I have to confess that she actually says, "I'll take it with the camera my father gave me," and I remembered it wrong.
In Latin and Italian--maybe in Spanish too--camera means room. Camera obscura means dark room. That's where we get the word for the thing that takes photographs. And the vagina is a dark, private room. For some women, it's the closest they're going to get to having a room of one's own. And I feel that the vagina is a gift from the mother, the passing down of gender. Though my father pointed out to me that since it's the sperm that determines the sex of an embryo, it really should be the camera my father gave me. Bu–uel was right. So I guess I've taken poetic license all over the place.
Q: Do men and women have different approaches to medical problems?
A: I imagine. Men stereotypically are thought to want to act rather than to discuss, to want to just Fix It. There's probably a lot of truth in that. Women are more likely to want to know Why, and Why did I get it? Also, because women's bodies are more "medicalized," we are more comfortable with doctors--although, that could be an argument for being less comfortable. We're more used to them, I think. Almost every life stage for women involves a medical profession: adolescence necessitates birth control, pregnancy involves the entire medical network, now menopause has become a medical problem, mammograms--all that stuff. Some guys probably don't go to a doctor until they're quite ill, if they're lucky, not till late in life.
This is bound to create different approaches to the profession.
Q: In this book and your previous memoir, the doctors you meet don't, or can't, give clear diagnoses of the problems you confront. Should there be a clear-cut medical response to our difficulties?
A: I don't see how there can be a clear-cut response when neither we nor the medical profession truly understands half of what's going on in our bodies. Some things aren't so mysterious--appendicitis, many aspects of heart disease, broken leg. But then there's a whole world of mystery: inflammatory things, autoimmune things, sexual things, cancer things. Just because something is treatable, as many cancers now are, doesn't mean they're understood fully. And then there's the opposite problem: understanding but no cure. Though usually, a fuller understanding would lead to a better treatment.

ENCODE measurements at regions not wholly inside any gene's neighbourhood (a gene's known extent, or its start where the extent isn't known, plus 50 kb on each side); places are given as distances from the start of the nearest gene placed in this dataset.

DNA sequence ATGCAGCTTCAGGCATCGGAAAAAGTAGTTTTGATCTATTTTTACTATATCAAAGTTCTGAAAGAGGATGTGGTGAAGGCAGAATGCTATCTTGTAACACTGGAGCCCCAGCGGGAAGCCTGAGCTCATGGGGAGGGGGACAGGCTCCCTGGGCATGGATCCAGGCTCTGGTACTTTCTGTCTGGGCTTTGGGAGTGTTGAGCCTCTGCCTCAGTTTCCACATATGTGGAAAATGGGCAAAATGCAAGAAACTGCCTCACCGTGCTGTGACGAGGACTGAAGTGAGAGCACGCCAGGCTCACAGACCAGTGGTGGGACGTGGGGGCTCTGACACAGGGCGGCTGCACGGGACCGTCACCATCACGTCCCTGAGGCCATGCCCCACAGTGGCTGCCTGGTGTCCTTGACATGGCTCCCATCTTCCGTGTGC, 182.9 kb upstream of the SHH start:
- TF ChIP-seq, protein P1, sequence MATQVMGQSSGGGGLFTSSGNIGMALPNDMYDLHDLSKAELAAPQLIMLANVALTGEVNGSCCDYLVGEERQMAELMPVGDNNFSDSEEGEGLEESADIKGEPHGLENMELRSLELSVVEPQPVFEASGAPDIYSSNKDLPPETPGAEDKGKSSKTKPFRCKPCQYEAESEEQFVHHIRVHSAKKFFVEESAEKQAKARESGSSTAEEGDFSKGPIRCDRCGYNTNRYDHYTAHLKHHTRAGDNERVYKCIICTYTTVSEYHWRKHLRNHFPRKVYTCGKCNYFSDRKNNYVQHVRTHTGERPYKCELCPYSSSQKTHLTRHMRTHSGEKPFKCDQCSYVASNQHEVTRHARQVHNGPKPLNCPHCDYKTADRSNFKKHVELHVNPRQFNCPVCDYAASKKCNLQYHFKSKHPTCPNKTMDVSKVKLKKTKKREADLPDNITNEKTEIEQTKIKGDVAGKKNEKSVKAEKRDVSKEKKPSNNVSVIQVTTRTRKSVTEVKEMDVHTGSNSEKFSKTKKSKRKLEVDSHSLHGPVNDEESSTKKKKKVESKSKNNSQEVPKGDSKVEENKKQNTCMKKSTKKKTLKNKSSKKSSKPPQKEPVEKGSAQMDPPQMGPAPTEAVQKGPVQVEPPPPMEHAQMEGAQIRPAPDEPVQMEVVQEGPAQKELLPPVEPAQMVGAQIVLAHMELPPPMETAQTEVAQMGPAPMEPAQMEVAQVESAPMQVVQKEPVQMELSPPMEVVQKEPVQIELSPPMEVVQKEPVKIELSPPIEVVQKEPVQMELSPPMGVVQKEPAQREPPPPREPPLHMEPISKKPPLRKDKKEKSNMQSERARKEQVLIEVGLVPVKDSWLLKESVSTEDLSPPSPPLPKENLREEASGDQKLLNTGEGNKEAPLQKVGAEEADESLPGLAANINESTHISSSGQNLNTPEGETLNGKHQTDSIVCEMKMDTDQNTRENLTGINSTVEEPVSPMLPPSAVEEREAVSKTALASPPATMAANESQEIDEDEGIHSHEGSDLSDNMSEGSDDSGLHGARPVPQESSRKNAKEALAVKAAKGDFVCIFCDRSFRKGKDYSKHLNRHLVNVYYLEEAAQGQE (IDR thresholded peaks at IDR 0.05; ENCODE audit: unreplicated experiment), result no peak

But things that are tempered by or created by psychological states--if you can make the distinction between psychological states and physiological ones, which I'm not so sure of--are more difficult to understand and to treat.
Part of my point here is that not everything can be fixed. Not everything can even be improved. My two best doctors were the ones who admitted they didn't understand, really, what was going on or how to help me with it. That was healing for me. They acknowledged my suffering, they didn't tell me it wasn't there, but they didn't pretend that they could fix it.
Healing is complicated. Sympathy and listing are a big part of a doctor's job, and few have time for it these days. That's hard. I think it's as hard for the doctors as it is for their patients, because the doctors KNOW this is part of their job.
Q: Is it the ambiguities of the situation that drew you to write about it?
A: Certainly. Ambiguity is fruitful to think about. And ambivalence. I was ambivalent about getting cured of my disease. It was useful to me, as I showed a number of times in the book. And disease can be useful. This goes back to the previous question. A good doctor might intuit why a certain patient needs a certain ailment, and try to address that with the patient . I'm talking about a doctor who had NOTHING to do except take care of thirty patients a week--a doctor who's been made extinct by the state of modern medicine. They just don't have that kind of luxury anymore.
The ambiguity of physical existence fascinates me, maybe because I live so much in the head. I spend most of my time alone at home thinking or reading, now and then writing. So when my body acts up, squawking about something, it really gets my attention, since half the time, I'd guess, I act like I haven't got a body at all.
Q: What can men learn about women from reading your book?
A: A few secrets of the trade of being women? Maybe that we're not that different? It's so hard to say. I'm not a man, after all, so I can't assess it. And since I wrote the book, I can't objectively consider how it might instruct or inform anyone, man or woman.
I think of another marvelous scene in a novel, though I don't remember whose novel. It feels that it must be by Philip Roth. At any rate, there's a young man, a teenager, I guess, being amazed that girls have breasts. They just walk around with them all the time, he tells himself, they could touch them anytime they wanted to! Just touch them! As women know, this is quite a different approach to breasts from the one taken by the possessor of them, who spends her time assessing them in a dissatisfied way, usually: They're too small, they're too big, they sag, whatever. Have you ever encountered a woman who was pleased with her breasts? Certainly, we don't find them sexually compelling. They're just our breasts.
So I hope that men reading this book, men for whom the vagina is an amazing fact hiding between our legs, men who think WOW, they have those things, right there, they could touch them, they got 'em, right between their legs, this book can say: Yup, we've got 'em, and they can be a pack of trouble.